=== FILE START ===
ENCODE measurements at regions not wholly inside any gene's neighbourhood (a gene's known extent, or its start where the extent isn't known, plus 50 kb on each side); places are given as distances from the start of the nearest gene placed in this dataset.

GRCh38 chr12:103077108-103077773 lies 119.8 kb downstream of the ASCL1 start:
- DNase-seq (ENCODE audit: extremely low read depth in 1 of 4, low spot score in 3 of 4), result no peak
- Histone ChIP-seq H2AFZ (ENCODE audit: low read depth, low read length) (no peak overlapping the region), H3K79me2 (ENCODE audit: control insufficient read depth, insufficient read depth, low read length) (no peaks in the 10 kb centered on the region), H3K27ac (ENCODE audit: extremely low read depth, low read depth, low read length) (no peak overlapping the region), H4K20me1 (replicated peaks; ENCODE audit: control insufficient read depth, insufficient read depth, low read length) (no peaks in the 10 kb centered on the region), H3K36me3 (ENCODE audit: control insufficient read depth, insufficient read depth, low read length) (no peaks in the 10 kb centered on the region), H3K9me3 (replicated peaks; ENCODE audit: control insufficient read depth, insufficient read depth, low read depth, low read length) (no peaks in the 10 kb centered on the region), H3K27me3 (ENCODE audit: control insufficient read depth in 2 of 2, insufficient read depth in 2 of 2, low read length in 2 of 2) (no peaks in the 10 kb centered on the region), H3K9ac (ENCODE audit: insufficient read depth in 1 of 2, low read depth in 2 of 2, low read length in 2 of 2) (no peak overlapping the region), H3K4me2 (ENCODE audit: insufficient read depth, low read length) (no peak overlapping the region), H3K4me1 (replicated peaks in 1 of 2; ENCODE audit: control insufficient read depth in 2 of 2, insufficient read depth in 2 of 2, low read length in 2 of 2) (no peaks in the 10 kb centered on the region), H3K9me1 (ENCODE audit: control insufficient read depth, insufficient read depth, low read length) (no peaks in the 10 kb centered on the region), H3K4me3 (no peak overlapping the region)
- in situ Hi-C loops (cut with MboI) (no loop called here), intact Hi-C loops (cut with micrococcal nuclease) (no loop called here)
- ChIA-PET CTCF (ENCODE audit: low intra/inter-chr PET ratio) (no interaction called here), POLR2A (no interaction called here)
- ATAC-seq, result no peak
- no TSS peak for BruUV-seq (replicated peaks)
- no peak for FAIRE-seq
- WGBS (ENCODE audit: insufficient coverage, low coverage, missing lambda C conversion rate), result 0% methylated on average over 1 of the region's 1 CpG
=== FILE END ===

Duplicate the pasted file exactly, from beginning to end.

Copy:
ENCODE measurements at regions not wholly inside any gene's neighbourhood (a gene's known extent, or its start where the extent isn't known, plus 50 kb on each side); places are given as distances from the start of the nearest gene placed in this dataset.

GRCh38 chr12:103077108-103077773 lies 119.8 kb downstream of the ASCL1 start:
- DNase-seq (ENCODE audit: extremely low read depth in 1 of 4, low spot score in 3 of 4), result no peak
- Histone ChIP-seq H2AFZ (ENCODE audit: low read depth, low read length) (no peak overlapping the region), H3K79me2 (ENCODE audit: control insufficient read depth, insufficient read depth, low read length) (no peaks in the 10 kb centered on the region), H3K27ac (ENCODE audit: extremely low read depth, low read depth, low read length) (no peak overlapping the region), H4K20me1 (replicated peaks; ENCODE audit: control insufficient read depth, insufficient read depth, low read length) (no peaks in the 10 kb centered on the region), H3K36me3 (ENCODE audit: control insufficient read depth, insufficient read depth, low read length) (no peaks in the 10 kb centered on the region), H3K9me3 (replicated peaks; ENCODE audit: control insufficient read depth, insufficient read depth, low read depth, low read length) (no peaks in the 10 kb centered on the region), H3K27me3 (ENCODE audit: control insufficient read depth in 2 of 2, insufficient read depth in 2 of 2, low read length in 2 of 2) (no peaks in the 10 kb centered on the region), H3K9ac (ENCODE audit: insufficient read depth in 1 of 2, low read depth in 2 of 2, low read length in 2 of 2) (no peak overlapping the region), H3K4me2 (ENCODE audit: insufficient read depth, low read length) (no peak overlapping the region), H3K4me1 (replicated peaks in 1 of 2; ENCODE audit: control insufficient read depth in 2 of 2, insufficient read depth in 2 of 2, low read length in 2 of 2) (no peaks in the 10 kb centered on the region), H3K9me1 (ENCODE audit: control insufficient read depth, insufficient read depth, low read length) (no peaks in the 10 kb centered on the region), H3K4me3 (no peak overlapping the region)
- in situ Hi-C loops (cut with MboI) (no loop called here), intact Hi-C loops (cut with micrococcal nuclease) (no loop called here)
- ChIA-PET CTCF (ENCODE audit: low intra/inter-chr PET ratio) (no interaction called here), POLR2A (no interaction called here)
- ATAC-seq, result no peak
- no TSS peak for BruUV-seq (replicated peaks)
- no peak for FAIRE-seq
- WGBS (ENCODE audit: insufficient coverage, low coverage, missing lambda C conversion rate), result 0% methylated on average over 1 of the region's 1 CpG